# Definition:Bijection/Definition 5

## Definition

A relation $f \subseteq S \times T$ is a **bijection** if and only if:

- $(1): \quad$ for each $x \in S$ there exists one and only one $y \in T$ such that $\tuple {x, y} \in f$
- $(2): \quad$ for each $y \in T$ there exists one and only one $x \in S$ such that $\tuple {x, y} \in f$.

## Also known as

The terms

**biunique correspondence****bijective correspondence**

are sometimes seen for **bijection**.

Authors who prefer to limit the jargon of mathematics tend to use the term **one-one and onto mapping** for **bijection**.

If a **bijection** exists between two sets $S$ and $T$, then $S$ and $T$ are said to be **in one-to-one correspondence**.

Occasionally you will see the term **set isomorphism**, but the term **isomorphism** is usually reserved for mathematical structures of greater complexity than a set.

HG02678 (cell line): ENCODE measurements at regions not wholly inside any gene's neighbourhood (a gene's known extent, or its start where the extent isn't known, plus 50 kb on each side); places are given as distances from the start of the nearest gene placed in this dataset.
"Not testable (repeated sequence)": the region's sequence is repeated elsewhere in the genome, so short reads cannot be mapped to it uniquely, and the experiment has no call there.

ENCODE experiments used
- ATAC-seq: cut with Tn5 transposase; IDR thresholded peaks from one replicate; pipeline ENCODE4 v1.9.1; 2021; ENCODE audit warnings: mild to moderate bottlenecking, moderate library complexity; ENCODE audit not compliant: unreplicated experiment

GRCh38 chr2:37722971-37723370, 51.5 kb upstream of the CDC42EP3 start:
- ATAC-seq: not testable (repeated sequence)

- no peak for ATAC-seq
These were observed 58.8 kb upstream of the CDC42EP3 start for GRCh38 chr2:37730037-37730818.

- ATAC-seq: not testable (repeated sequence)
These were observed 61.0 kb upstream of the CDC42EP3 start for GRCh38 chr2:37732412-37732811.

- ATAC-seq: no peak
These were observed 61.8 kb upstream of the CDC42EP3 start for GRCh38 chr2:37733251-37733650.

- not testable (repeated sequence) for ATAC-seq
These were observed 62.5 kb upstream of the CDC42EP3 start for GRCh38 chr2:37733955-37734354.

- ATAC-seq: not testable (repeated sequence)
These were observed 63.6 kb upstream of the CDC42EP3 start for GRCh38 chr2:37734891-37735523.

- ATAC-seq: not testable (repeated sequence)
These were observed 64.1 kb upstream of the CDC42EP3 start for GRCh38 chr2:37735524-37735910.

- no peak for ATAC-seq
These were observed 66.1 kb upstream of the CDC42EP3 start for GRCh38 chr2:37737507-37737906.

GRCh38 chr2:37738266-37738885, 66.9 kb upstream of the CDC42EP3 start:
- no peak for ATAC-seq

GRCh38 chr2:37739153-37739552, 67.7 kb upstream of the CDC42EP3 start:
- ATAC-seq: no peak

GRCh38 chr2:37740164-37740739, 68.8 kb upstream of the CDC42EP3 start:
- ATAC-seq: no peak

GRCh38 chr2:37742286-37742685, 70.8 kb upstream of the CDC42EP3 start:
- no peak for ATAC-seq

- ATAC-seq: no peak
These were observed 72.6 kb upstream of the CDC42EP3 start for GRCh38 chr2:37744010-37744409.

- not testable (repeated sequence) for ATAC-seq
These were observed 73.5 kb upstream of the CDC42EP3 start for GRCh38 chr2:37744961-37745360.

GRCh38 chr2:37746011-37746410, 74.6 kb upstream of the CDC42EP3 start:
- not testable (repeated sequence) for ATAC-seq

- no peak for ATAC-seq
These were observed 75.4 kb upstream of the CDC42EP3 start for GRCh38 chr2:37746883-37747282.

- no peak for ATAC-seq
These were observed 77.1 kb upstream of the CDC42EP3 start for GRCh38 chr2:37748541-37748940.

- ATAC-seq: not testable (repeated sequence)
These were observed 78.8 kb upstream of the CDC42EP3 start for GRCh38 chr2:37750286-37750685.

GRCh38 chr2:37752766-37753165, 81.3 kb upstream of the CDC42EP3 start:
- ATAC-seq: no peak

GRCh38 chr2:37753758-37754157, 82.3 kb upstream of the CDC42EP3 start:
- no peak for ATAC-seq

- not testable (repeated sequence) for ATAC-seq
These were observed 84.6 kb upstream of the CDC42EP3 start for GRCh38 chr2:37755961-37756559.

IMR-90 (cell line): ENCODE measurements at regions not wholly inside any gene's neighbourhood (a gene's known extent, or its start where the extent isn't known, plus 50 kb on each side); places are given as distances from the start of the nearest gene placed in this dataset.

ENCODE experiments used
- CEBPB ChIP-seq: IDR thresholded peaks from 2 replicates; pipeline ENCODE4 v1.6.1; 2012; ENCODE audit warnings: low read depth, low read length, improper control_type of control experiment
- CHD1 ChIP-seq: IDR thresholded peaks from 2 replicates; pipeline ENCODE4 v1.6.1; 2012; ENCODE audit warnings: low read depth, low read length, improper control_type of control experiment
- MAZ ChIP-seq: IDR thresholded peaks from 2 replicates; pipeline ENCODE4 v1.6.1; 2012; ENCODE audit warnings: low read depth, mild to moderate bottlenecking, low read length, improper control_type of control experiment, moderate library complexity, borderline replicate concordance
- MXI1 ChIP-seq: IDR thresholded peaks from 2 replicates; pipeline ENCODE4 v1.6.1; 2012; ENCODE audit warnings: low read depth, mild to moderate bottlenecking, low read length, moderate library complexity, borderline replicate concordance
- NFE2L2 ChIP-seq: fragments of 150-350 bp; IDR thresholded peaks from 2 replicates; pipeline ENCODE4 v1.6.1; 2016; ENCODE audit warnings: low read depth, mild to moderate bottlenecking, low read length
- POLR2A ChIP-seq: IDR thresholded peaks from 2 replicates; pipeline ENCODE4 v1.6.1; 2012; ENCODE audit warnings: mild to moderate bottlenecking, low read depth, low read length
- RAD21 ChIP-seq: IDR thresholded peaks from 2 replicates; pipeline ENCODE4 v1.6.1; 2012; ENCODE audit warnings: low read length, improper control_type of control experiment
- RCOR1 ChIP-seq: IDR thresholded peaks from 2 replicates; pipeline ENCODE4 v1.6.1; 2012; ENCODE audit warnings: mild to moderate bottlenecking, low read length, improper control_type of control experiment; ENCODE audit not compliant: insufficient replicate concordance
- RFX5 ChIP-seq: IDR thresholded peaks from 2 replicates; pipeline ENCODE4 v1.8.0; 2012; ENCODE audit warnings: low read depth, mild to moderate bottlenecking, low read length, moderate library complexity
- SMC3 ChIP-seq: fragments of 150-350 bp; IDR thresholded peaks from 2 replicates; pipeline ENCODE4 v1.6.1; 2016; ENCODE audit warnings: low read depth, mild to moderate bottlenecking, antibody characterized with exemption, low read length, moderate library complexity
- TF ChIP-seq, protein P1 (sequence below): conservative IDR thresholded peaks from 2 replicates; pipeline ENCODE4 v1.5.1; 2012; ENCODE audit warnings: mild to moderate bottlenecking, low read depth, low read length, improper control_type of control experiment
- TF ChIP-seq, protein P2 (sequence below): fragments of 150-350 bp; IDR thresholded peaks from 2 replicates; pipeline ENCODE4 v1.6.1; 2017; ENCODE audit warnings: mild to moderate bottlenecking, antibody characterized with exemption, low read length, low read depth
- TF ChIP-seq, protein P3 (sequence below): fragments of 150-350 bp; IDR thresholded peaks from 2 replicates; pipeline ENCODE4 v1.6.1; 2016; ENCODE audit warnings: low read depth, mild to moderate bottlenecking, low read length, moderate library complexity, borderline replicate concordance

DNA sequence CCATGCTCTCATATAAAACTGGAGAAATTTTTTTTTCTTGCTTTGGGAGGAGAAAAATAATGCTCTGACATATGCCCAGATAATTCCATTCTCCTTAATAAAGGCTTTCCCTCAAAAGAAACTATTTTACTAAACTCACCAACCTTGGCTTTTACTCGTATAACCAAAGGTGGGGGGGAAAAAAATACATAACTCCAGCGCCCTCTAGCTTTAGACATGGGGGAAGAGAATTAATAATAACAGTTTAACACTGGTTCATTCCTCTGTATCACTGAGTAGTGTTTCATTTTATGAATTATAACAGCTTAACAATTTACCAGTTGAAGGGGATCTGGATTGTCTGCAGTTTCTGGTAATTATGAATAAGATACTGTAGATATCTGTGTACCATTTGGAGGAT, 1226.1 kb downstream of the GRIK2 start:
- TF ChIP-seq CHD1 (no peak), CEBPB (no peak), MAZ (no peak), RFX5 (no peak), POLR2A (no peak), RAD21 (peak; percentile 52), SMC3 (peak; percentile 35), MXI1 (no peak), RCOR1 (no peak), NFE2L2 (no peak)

Some authors, developing the concept of **inverse mapping** independently from that of the **bijection**, call such a mapping **invertible**.

The symbol $f: S \leftrightarrow T$ is sometimes seen to denote that $f$ is a **bijection** from $S$ to $T$.

Also seen sometimes is the notation $f: S \cong T$ or $S \stackrel f \cong T$ but this is cumbersome and the symbol has already got several uses.

## Technical Note

The $\LaTeX$ code for \(f: S \leftrightarrow T\) is `f: S \leftrightarrow T`

.

The $\LaTeX$ code for \(f: S \cong T\) is `f: S \cong T`

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The $\LaTeX$ code for \(S \stackrel f \cong T\) is `S \stackrel f \cong T`

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## Also see

## Sources

- 1971: Patrick J. Murphy and Albert F. Kempf:
*The New Mathematics Made Simple*(2nd ed.) ... (previous) ... (next): Chapter $1$: Sets: Equivalent Sets: Definition: $1.4$ - 1982: P.M. Cohn:
*Algebra Volume 1*(2nd ed.) ... (previous) ... (next): Chapter $1$: Sets and mappings: $\S 1.3$: Mappings